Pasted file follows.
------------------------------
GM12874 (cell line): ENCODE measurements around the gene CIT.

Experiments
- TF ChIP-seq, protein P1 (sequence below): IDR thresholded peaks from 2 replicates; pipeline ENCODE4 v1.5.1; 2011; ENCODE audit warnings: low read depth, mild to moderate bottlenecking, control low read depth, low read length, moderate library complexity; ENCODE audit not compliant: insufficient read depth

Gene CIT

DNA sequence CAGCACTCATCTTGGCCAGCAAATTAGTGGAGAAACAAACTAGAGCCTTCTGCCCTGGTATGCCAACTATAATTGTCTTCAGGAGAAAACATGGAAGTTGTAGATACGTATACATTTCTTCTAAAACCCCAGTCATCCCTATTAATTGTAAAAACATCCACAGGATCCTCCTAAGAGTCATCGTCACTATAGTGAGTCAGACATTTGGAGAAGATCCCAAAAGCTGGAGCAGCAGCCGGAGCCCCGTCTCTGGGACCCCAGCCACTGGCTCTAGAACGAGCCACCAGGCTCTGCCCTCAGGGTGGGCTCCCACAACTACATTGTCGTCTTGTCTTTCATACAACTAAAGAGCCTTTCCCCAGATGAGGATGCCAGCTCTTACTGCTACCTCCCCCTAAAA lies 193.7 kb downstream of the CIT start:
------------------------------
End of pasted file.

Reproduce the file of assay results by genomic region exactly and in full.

GM12874 (cell line): ENCODE measurements around the gene CIT.

Experiments
- TF ChIP-seq, protein P1 (sequence below): IDR thresholded peaks from 2 replicates; pipeline ENCODE4 v1.5.1; 2011; ENCODE audit warnings: low read depth, mild to moderate bottlenecking, control low read depth, low read length, moderate library complexity; ENCODE audit not compliant: insufficient read depth

Gene CIT

DNA sequence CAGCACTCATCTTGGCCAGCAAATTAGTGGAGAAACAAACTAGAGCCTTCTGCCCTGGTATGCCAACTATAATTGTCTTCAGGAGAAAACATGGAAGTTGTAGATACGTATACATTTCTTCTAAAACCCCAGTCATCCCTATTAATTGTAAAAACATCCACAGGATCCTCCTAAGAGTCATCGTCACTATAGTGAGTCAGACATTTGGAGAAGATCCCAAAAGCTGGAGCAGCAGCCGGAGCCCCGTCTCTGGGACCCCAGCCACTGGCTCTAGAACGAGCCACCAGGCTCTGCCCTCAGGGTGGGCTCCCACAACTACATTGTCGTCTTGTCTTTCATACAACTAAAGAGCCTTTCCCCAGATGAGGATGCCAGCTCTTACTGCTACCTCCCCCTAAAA lies 193.7 kb downstream of the CIT start: